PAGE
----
This point is critical because failure to observe this discipline will short-circuit the efforts of the entire group. Leaders who do not prepare before the prayer meeting are often prone to begin to confess sin (often using general terms such as "we") and prevent the group from pressing in. I was in such a prayer group one time where the leader constantly used the group prayer time to confess her personal sins. Often she generalized under the false assumption that everyone else had the same besetting sins as she had, thus putting them on the others. If a leader is not able to discipline him/herself in prayer, they will not be able to stop a group member from doing the same thing if necessary.
I was privileged to be a part of a mature group of intercessors for 10 years. The Lord took us to the point that He literally told us that if we had not cleansed ourselves through repentance before we walked through the doors of the prayer room, our sins would be revealed to the entire group. One day, I met a visitor on her way to the prayer room. I told her what the Lord had said and showed her where she could go to prepare herself. She didn't believe it. Unfortunately, during the course of the meeting God showed the rebellion that was in her heart to the entire group. She was so embarrassed yet rebellious that she stormed out.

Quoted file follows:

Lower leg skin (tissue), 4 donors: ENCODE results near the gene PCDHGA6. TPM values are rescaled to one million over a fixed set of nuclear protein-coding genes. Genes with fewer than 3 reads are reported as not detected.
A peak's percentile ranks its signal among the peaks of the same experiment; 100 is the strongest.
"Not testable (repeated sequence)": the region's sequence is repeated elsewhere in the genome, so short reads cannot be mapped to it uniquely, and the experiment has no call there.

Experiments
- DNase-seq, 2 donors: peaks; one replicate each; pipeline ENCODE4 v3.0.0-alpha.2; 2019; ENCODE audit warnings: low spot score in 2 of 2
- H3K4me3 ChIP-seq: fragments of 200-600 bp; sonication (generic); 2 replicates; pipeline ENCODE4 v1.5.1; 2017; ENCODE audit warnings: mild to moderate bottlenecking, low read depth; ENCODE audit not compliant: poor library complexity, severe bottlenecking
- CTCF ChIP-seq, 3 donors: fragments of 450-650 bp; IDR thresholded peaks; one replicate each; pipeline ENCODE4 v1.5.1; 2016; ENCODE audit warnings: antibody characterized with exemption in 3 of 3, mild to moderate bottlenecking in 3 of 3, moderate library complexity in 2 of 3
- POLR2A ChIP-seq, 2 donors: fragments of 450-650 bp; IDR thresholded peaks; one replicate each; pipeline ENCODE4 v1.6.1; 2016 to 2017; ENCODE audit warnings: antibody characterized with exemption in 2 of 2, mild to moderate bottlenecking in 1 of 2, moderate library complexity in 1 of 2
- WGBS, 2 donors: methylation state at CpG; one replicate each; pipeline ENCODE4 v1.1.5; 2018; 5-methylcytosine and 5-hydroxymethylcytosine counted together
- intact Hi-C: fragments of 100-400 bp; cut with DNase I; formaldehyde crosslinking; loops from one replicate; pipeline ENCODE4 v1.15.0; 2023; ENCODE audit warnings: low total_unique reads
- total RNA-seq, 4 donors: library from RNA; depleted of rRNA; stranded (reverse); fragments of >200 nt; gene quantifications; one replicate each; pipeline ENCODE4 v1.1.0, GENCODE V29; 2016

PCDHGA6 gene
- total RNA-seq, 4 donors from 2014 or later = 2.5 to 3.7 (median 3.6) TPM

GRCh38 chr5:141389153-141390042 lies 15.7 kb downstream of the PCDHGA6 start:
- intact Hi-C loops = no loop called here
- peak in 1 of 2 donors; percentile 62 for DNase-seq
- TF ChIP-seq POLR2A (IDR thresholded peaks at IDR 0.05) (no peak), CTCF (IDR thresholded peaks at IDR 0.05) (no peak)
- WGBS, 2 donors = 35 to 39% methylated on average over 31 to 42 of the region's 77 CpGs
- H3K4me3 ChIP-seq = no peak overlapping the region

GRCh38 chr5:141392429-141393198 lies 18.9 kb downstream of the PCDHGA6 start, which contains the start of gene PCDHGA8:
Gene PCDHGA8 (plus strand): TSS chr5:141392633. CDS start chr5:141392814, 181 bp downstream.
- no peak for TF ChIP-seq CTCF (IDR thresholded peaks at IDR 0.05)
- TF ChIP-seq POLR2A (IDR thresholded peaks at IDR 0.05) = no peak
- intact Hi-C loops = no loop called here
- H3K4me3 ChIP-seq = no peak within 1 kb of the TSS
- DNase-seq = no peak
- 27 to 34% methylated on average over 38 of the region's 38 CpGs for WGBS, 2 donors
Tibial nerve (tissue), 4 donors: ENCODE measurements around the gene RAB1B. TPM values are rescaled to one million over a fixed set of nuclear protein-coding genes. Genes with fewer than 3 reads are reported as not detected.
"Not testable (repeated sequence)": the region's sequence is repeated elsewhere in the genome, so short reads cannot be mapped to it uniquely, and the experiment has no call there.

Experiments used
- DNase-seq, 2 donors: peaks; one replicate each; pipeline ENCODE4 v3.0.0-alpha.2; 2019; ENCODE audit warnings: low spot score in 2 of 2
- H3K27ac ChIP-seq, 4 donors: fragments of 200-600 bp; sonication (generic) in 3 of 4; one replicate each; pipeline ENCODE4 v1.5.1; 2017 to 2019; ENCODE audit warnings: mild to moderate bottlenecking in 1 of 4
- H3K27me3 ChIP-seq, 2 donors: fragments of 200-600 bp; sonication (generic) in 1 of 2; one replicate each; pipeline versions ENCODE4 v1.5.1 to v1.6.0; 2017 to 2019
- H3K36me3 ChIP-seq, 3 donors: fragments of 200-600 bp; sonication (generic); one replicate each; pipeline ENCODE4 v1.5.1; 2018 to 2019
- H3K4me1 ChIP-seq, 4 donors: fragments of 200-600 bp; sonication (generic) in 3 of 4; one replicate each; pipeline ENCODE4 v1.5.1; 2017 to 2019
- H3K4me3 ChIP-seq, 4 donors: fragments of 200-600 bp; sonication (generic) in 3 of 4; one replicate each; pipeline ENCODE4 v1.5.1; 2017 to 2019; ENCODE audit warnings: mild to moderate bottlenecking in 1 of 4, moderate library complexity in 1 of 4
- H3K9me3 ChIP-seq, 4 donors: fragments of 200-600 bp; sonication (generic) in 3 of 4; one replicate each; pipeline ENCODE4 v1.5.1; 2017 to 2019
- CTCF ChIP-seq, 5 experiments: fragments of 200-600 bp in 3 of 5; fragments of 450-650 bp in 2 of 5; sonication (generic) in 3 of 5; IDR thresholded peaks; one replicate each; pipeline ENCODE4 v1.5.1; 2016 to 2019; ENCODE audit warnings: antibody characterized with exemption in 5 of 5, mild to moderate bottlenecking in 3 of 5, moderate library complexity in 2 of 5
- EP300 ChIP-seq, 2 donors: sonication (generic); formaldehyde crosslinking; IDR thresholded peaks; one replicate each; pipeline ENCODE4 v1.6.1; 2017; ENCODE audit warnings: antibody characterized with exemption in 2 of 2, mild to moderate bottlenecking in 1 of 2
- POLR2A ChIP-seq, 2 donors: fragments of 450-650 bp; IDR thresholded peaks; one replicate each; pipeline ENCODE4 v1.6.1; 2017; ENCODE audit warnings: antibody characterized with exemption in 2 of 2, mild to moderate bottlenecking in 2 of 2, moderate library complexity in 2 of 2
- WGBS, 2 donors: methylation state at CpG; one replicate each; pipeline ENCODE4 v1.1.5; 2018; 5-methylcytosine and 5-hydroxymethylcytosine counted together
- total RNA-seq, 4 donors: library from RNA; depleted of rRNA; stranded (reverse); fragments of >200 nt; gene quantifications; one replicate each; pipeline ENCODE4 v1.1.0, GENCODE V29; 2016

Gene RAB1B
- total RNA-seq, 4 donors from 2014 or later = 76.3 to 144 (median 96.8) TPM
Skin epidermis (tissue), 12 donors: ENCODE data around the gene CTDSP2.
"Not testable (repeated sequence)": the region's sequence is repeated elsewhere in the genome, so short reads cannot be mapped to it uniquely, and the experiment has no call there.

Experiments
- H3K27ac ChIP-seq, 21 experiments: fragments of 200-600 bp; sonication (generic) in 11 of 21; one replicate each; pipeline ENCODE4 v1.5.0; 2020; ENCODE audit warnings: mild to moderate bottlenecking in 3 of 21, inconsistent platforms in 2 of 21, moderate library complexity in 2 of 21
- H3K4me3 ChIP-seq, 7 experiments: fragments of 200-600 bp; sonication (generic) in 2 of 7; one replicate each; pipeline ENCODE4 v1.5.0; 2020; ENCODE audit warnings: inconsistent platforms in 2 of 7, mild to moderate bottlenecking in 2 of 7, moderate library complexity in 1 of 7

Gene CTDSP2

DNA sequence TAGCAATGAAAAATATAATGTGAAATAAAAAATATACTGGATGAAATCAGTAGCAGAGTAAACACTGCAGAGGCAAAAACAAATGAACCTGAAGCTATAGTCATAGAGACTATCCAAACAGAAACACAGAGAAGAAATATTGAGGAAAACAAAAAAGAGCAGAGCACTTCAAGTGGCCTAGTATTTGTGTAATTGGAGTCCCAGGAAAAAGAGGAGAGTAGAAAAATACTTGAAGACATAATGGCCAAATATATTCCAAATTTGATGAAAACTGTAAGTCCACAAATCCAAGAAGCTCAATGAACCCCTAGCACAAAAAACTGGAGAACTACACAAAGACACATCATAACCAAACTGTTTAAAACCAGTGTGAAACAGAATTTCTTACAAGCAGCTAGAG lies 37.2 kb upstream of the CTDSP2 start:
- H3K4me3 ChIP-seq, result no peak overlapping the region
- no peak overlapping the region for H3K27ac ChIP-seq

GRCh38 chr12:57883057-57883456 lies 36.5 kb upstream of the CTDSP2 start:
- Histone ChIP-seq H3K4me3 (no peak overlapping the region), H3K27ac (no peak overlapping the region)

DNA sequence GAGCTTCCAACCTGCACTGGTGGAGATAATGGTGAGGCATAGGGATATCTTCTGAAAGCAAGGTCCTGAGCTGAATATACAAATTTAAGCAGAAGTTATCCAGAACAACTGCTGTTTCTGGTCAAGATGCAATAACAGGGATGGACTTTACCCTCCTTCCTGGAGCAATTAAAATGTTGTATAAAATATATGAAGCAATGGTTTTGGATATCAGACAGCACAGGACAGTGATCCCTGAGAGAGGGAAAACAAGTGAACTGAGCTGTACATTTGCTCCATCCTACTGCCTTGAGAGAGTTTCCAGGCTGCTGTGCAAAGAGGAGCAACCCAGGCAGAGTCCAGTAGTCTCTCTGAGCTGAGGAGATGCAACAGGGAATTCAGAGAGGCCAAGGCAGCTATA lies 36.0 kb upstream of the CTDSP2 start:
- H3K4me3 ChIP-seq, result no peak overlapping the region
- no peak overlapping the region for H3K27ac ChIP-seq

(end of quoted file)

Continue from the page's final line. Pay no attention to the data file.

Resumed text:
#3. When we pray in the privacy of our own homes, it is not unusual for our minds, and therefore our prayers, to move quickly from one topic to another. That's just us being us and is OK - unless the Lord tells us differently of course. But if a prayer group does this, it will cause the prayer time to fall short of what God wants to accomplish through them. Leaders must be very sensitive to this, which I call "tossed salad prayers." (You know, a piece of lettuce here, then a tomato, an onion, some carrot, and some more lettuce, all mixed together.) Unfortunately, many leaders engage in this type of prayer themselves so they certainly don't stop a group member from doing so. But, the leader's job is to help the group focus. Whenever the Body of Christ is together, we need to take advantage of all the giftings God has placed in our members (1 Corinthians 14:26). When a need is presented, time should be given for others to speak out and pray the leading of the Lord on the same matter. Experienced prayer leaders have been known to interrupt someone who begins to "toss a salad together" by saying, "Wait a minute. Does anyone else have a prayer that needs to be prayed on this subject?" Surprisingly, this never interrupts the flow of the Spirit. Instead, it facilitates what He wants to accomplish through the group. When no one has anything else to pray, they move on to another topic which is often what the "tossed salad" pray-er was going to pray next.